The sakura cherry blossom trees are pretty much all in full bloom right now, which means that the Japanese people can finally do what they’ve been waiting for: hanami. Which literally means ‘flower viewing’, but it mainly is about having picknick party’s underneath the sakura trees. Continue reading “Sakura picknick party”
Tokyo Dome is a large stadium right in the middle of the city. It is the home field of the Yomiuri Giants baseball team (and hosts other events when there are no baseball games). With baseball being one of the most popular sports in Japan, a Giants game in the Tokyo Dome is quite a happening and today I had a chance to experience their game against the Seibu Lions.
Although the plum blossom was nice to see, the sakura season is still what everyone is waiting for. The sakura-forecast says that the cherry blossom in Tokyo will start to bloom on the 23th of March, being in full bloom roughly one week later. And with the sakura season only a little over two weeks away, the sakura craze has officially started. Continue reading “Sakura craze”
Although the sakura season (when cherry blossom trees are in full bloom) is what most people look forward to, early spring also has some blossom to offer. In februari the plum trees around the city bloom and I visited two places to view the white and pink beauty. Continue reading “Plum blossom: Koishikawa-Korakuen and Yushima Tenjin”
Today, February 22nd, is officially known as neko no hi (‘cat day’) in Japan. Japanese cats say ‘nya’ instead of ‘meow’, and nya kind of sounds like ‘ni’ (being the Japanese word for ‘two’), so that naturally makes the 22nd day of the 2nd month cat day. Makes sense, right? Ni ni ni, nya nya nya… Continue reading “Neko no Hi (Cat Day)”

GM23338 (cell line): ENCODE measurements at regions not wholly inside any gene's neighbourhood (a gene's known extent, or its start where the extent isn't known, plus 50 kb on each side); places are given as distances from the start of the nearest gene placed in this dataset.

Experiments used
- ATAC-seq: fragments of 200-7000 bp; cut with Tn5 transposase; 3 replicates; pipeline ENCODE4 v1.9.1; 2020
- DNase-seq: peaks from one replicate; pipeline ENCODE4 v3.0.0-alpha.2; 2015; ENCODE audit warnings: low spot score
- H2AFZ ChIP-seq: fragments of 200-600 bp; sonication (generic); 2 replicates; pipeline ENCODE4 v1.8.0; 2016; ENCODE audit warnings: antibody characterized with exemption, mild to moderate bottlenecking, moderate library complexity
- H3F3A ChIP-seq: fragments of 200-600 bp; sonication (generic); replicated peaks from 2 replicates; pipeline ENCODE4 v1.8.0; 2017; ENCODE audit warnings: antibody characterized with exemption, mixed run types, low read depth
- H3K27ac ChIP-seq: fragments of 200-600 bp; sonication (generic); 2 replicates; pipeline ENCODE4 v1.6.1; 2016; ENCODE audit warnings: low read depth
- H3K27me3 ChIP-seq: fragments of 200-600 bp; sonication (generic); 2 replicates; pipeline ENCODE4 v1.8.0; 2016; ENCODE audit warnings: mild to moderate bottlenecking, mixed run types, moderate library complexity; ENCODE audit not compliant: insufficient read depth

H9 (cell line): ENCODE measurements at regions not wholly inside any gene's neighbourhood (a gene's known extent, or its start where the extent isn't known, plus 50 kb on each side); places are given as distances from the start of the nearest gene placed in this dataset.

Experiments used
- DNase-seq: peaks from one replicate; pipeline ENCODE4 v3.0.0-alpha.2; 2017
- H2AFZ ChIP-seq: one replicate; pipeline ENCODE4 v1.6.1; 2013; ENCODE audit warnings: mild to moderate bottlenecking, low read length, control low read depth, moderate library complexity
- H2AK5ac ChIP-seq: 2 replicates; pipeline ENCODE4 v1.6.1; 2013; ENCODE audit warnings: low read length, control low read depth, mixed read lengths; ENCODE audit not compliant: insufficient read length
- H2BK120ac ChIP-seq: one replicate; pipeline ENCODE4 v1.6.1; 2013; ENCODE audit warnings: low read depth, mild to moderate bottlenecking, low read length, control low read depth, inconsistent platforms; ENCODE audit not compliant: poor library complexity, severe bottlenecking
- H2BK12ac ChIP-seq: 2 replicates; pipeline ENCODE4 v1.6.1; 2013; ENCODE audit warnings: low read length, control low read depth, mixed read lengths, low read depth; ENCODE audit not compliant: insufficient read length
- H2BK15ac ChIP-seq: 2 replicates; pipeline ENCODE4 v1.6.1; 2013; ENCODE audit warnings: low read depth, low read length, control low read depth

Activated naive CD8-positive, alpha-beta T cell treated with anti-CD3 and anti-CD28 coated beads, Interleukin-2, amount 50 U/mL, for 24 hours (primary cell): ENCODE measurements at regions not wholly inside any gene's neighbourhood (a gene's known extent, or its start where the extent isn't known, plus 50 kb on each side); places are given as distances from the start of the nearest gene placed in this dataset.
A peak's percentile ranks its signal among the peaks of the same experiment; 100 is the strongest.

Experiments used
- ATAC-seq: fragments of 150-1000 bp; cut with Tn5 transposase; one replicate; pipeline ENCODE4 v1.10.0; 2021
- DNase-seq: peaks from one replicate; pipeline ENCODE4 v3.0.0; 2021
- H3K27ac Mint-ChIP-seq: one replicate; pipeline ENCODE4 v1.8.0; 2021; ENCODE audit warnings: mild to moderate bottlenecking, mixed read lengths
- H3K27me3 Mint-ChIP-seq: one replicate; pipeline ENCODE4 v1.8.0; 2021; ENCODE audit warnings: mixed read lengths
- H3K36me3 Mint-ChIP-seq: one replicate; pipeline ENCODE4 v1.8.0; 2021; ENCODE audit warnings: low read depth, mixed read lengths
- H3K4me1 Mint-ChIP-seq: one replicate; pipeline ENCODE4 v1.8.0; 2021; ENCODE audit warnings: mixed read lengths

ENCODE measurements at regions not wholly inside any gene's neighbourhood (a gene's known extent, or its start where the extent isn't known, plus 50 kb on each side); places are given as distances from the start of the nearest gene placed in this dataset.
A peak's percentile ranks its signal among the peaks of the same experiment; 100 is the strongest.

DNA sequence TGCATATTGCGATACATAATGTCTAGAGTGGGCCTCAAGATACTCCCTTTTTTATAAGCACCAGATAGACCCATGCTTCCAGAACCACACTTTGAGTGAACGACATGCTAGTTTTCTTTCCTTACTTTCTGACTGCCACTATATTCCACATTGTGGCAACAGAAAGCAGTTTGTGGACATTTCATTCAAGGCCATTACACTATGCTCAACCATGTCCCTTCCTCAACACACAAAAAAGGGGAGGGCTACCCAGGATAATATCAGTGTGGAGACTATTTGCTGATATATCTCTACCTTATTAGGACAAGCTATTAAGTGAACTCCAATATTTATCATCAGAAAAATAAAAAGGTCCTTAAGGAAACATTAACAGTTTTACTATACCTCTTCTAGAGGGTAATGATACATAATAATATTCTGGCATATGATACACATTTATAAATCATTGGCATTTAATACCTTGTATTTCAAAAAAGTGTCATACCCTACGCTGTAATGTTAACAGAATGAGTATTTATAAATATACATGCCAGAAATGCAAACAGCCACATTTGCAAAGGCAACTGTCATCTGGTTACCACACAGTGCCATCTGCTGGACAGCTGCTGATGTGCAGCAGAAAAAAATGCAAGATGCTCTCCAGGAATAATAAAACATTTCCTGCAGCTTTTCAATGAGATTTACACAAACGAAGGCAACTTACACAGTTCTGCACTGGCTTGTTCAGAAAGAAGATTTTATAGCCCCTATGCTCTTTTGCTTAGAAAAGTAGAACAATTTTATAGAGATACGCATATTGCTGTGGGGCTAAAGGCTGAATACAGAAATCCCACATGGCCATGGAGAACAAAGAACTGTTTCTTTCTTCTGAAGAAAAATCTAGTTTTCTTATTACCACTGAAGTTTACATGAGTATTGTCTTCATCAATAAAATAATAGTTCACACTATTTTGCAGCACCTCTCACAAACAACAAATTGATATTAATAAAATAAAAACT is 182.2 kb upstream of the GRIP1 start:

I haven’t been writing on my blog for a few days because I made a short trip to Hokkaido, the northern island of Japan. Every year in February the Sapporo Snow Festival takes place. Ticket prices go up and all hotels get fully booked and I’ve been wanting to see what the festival was all about for quite a few years, but never was in Japan in February before. Continue reading “Sapporo Snow Festival”
School starts off great, with today being a national holiday, the coming of age day (or Seijin no hi). In Japan you officialy become an adult at the age of 20. After turning 20 Japanese people are allowed to smoke and drink alcohol and they gain the right to vote. This shift from child to adult is widely celebrated on the coming of age day, held on the second Monday of January. Continue reading “Coming of age day”